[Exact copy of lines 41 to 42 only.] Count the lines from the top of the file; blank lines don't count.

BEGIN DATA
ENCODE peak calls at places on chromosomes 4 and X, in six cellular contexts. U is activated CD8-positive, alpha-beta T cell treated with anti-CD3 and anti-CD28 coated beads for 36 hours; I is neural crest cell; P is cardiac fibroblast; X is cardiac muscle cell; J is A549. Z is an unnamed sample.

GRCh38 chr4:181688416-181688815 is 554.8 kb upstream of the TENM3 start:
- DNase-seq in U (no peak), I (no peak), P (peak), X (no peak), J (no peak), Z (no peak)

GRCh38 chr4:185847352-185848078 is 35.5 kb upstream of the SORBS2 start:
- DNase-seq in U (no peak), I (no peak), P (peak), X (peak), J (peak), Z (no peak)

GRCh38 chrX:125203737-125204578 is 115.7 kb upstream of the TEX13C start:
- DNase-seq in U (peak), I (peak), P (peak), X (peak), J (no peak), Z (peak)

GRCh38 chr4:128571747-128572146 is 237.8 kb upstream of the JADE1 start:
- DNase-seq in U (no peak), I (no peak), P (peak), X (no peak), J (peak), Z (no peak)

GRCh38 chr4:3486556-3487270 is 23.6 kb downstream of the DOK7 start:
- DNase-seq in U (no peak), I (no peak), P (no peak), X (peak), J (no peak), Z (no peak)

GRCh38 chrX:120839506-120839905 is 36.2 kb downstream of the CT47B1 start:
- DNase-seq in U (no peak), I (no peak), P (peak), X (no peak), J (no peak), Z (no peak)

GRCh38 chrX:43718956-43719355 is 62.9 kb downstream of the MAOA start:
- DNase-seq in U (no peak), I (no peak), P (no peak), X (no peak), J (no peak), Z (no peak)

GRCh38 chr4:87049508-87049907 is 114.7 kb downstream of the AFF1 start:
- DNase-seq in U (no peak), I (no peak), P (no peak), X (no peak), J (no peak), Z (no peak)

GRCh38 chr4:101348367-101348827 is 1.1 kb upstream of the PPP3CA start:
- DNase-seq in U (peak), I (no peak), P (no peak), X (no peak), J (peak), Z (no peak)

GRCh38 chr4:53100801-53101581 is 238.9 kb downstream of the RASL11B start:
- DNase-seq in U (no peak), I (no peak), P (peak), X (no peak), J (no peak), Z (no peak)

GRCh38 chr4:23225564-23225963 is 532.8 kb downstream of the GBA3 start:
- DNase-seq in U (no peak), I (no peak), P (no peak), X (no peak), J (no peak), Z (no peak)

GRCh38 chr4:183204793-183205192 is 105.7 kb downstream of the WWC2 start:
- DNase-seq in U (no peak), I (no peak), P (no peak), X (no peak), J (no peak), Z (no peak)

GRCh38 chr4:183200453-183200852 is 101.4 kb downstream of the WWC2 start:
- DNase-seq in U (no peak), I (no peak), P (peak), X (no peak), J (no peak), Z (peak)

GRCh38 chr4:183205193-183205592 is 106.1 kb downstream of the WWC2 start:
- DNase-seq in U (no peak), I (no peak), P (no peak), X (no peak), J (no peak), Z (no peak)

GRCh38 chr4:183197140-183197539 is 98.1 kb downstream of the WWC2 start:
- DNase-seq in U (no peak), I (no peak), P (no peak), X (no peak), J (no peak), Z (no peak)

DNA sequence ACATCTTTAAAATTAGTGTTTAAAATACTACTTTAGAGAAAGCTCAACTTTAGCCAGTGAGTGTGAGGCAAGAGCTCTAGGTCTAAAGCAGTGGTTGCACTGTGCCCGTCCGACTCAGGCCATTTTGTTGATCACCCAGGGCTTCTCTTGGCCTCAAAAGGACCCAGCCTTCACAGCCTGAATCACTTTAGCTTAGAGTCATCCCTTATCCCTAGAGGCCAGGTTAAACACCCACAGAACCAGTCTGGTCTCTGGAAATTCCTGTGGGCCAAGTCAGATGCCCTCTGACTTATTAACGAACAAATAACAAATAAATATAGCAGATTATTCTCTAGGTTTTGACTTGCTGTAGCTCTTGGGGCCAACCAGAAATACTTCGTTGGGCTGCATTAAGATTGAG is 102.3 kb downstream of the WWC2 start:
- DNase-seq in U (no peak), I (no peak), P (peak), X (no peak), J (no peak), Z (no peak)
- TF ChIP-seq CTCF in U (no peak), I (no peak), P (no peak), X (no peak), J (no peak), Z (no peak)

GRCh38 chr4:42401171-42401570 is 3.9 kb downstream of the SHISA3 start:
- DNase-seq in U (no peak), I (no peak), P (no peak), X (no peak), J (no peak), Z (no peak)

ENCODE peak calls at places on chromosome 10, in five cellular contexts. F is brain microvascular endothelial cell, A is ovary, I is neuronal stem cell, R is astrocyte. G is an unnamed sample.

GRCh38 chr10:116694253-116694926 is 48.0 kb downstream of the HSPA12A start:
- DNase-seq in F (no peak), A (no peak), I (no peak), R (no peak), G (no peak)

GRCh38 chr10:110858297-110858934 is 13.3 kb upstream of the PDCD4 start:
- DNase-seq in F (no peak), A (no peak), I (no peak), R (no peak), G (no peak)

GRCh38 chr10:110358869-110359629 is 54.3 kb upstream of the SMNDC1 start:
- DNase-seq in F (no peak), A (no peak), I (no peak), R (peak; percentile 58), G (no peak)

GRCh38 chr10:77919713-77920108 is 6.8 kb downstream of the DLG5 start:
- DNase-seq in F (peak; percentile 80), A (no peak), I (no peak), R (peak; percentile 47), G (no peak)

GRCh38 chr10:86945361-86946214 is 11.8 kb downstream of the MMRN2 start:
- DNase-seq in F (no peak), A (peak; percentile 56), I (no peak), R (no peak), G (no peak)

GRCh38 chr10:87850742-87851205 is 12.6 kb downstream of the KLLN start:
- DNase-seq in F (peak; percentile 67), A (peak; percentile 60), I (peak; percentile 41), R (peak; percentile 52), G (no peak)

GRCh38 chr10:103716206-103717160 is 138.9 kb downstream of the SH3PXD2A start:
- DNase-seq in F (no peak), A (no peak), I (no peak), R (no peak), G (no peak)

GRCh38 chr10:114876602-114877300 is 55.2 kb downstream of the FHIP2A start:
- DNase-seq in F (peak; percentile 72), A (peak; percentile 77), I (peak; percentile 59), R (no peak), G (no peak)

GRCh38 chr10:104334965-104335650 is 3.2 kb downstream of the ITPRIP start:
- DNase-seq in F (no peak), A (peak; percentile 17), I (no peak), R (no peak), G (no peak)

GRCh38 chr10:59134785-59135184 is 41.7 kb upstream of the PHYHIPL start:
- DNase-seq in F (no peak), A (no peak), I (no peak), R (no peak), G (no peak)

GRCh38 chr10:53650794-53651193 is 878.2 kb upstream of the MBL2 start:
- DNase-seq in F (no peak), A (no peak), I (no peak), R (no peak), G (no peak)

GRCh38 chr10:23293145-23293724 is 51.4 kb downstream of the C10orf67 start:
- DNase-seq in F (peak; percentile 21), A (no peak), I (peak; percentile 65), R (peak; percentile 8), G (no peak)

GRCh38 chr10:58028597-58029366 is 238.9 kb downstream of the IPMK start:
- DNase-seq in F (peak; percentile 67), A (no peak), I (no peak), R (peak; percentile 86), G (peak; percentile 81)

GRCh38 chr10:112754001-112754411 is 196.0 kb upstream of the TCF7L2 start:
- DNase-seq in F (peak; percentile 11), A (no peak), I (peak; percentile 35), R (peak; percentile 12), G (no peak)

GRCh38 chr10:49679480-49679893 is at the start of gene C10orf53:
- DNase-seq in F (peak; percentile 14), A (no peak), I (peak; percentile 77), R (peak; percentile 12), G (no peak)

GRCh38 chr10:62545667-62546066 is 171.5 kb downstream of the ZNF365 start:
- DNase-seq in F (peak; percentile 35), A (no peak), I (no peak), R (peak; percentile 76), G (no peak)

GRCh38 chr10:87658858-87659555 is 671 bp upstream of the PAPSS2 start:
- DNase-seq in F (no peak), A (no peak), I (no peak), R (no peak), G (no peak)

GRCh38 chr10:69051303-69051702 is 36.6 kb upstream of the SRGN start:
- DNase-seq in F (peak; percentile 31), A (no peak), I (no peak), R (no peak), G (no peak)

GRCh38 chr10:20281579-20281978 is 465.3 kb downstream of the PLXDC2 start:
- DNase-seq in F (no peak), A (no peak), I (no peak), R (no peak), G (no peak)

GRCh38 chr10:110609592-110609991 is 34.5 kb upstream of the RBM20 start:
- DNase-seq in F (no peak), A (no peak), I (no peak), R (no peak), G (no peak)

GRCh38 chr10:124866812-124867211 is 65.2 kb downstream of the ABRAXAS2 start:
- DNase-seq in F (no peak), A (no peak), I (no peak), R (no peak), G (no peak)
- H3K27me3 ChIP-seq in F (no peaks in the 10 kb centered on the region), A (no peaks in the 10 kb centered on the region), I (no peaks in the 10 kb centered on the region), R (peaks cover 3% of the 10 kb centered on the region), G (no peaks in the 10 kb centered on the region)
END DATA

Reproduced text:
- DNase-seq in F (no peak), A (no peak), I (no peak), R (no peak), G (no peak)

GRCh38 chr10:110358869-110359629 is 54.3 kb upstream of the SMNDC1 start: